She Who Must Be NamedMay 27, 2020
Remember this cute face? Back in March, we introduced you to an adorable southern sea otter who had recently joined the SeaWorld San Diego family at Otter Outlook. Previously rescued and cared for by Monterey Bay Aquarium, and eventually deemed non-releasable by U.S. Fish & Wildlife Service (USFWS), this female otter has been growing and thriving over the last few months, and most importantly, getting to know her new pool mates, which are five female otters ranging in age from 10 months old to 9 years old.
SeaWorld’s newcomer is strong, healthy, playful and very well cared for. Plus, she gets the best seafood diet an otter could hope for, including shrimp, mussels, clams, abalone, octopus and crab. Speaking of her diet, DYK that sea otters need to consume about 20 percent of their body weight per day so that they can generate body heat? At 50 pounds, that means this individual otter is eating nine pounds of food each day (that would be like a 150-pound person eating a 30-pound turkey every day!)
So she’s got plenty of food, lots of space to swim and play, and several otter friends, but there’s just one thing missing. She needs a name! Animal care specialists at Otter Outlook have come up with a list of choices and now we want you to help us pick the best one.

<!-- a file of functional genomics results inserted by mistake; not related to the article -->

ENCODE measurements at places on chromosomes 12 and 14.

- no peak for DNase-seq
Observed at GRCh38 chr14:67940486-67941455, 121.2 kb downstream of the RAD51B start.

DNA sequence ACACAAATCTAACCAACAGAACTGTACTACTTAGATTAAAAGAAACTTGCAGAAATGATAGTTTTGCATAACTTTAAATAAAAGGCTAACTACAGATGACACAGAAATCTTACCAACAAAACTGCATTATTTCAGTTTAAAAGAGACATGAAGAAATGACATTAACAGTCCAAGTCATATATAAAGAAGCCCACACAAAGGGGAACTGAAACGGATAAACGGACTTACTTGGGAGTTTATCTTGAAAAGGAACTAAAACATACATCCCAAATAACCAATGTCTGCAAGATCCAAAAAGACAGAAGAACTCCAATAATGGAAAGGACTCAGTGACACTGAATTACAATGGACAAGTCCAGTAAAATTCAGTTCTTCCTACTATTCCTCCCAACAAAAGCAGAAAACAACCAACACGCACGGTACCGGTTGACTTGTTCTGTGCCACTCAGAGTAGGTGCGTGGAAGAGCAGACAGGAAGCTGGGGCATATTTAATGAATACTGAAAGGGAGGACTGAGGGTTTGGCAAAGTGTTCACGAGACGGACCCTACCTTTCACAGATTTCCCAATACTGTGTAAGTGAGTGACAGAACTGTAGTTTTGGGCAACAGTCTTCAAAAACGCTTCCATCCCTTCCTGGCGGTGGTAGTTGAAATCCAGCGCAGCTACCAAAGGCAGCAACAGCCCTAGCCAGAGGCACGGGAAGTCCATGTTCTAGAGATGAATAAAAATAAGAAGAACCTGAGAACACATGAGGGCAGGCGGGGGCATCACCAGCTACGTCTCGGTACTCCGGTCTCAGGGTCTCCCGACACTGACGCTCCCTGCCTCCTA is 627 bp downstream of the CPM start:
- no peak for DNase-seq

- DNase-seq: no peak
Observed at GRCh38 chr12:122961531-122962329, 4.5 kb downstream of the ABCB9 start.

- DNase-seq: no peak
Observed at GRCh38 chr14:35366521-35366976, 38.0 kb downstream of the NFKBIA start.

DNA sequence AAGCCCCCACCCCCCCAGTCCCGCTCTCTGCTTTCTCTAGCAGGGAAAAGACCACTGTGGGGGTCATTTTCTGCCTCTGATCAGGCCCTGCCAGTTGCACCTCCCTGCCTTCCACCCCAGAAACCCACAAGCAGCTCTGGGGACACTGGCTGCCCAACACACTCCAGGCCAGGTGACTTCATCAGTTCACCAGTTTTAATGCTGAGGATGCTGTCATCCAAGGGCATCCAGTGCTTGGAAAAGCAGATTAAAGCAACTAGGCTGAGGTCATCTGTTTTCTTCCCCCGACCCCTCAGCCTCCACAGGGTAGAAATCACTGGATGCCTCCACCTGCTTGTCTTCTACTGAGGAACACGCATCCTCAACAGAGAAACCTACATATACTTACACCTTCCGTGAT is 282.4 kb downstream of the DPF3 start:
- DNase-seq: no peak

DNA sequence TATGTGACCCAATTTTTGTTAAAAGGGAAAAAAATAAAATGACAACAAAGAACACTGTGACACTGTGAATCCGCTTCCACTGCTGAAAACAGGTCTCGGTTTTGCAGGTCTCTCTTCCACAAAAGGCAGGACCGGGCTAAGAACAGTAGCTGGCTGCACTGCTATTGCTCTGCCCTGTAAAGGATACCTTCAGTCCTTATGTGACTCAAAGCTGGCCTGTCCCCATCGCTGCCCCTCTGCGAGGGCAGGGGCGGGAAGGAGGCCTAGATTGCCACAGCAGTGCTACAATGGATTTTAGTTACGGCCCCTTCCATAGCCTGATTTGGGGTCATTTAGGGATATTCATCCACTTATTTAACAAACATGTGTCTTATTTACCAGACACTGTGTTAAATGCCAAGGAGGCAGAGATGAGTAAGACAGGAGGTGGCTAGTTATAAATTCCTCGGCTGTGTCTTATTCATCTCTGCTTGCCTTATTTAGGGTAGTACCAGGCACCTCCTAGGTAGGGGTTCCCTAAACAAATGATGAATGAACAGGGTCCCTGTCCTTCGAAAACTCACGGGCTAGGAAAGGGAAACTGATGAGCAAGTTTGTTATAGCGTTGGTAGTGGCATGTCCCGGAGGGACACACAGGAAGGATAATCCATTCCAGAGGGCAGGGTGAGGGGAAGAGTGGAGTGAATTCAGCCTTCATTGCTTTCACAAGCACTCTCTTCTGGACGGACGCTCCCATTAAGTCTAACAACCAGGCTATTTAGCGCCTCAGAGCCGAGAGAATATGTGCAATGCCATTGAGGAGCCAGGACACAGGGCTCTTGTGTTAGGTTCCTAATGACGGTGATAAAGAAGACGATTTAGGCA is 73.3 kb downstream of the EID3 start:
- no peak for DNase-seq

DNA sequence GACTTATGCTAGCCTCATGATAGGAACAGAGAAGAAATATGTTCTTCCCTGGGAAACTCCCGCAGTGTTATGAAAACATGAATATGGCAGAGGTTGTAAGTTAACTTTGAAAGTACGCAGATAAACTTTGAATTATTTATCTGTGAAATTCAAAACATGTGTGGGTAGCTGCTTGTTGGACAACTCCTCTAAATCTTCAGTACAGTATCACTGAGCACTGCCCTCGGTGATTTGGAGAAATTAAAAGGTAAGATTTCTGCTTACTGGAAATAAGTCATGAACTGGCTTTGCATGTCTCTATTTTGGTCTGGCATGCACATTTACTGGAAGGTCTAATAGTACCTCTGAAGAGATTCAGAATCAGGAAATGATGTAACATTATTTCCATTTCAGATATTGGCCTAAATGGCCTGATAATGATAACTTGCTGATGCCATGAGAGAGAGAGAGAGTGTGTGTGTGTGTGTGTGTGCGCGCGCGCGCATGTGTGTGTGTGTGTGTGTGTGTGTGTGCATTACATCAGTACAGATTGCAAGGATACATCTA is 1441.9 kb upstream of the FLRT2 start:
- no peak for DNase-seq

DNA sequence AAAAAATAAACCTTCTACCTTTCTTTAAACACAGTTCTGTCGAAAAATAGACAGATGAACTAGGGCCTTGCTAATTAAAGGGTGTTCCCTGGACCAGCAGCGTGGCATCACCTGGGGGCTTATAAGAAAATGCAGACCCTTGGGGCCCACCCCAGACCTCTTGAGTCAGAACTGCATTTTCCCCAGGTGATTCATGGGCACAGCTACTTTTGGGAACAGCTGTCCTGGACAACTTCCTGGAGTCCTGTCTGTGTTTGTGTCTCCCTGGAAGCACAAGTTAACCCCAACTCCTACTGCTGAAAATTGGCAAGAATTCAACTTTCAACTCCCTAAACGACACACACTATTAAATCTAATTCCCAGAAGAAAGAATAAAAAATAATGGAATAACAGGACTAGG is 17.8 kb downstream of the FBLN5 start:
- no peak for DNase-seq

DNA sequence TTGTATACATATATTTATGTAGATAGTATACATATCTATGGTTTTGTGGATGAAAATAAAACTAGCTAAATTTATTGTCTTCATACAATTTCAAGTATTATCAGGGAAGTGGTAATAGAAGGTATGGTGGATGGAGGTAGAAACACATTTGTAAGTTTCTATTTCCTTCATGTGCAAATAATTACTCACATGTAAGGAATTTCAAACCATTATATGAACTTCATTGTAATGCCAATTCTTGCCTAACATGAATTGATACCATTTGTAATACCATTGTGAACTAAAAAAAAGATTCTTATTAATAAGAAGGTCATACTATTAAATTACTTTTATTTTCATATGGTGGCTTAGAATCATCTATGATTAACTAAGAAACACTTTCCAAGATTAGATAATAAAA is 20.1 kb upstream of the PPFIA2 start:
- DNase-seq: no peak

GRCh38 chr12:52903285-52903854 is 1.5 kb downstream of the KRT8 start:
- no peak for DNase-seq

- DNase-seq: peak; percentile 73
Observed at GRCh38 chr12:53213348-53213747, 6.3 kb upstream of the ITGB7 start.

But first, here’s a brief recap of her history to help you decide which name fits her best.
A young southern sea otter (Enhydra lutris nereis) was found stranded with no mom in sight on a beach in Cambria, California back in March of 2018. Marine-animal experts from Monterey Bay Aquarium took her in and provided care and stabilization. She was given the designation of MBA #820-18 and was paired with a resident adult female otter who would act as a surrogate mother. Little 820 seemed to be doing quite well with her surrogate mom and in March of 2019, she was outfitted with a tracking transmitter and released into the wild along Monterey.
From there, 820 traveled quite a bit along the Central Coast. Throughout her journey she faced a number of challenges, and as a result she was recaptured and re-released to help improve her chance of survival in the wild.
Eventually, rescuers found her with wounds from several shark bites and intestinal parasite infections. Wildlife experts and the veterinary team at Monterey Bay Aquarium brought her in and provided excellent care, and 820 made a full recovery. Now two years old and having spent most of her life in the care of humans, she was deemed non-releasable by USFWS.
Fast forward to May 2020, and we think it’s about time to give “820” a real name.
Her caretakers at Otter Outlook came up with some great options:
Aurora (Rory for short) -- derived from the Greek goddess of dawn.
Moss -- Moss Landing is an estuary in Monterey Bay, the health of which has benefitted from the presence of sea otters.
Nova -- Nova is the feminine singular form of the Latin adjective novus "new." It is commonly used (sometimes actually as a short-form) in reference to Nova Stella "new star" — a term used to describe a new star not previously known.
Storm -- It is of Old English origin, and the meaning of Storm is "tempest" relates to her resiliency and tenacity.
Tibi – Tibi is short for tiburón, the Spanish word for shark.
Display of MBA #820-18 at SeaWorld San Diego in accordance with FWS/AIA/DMA/LOA-68377D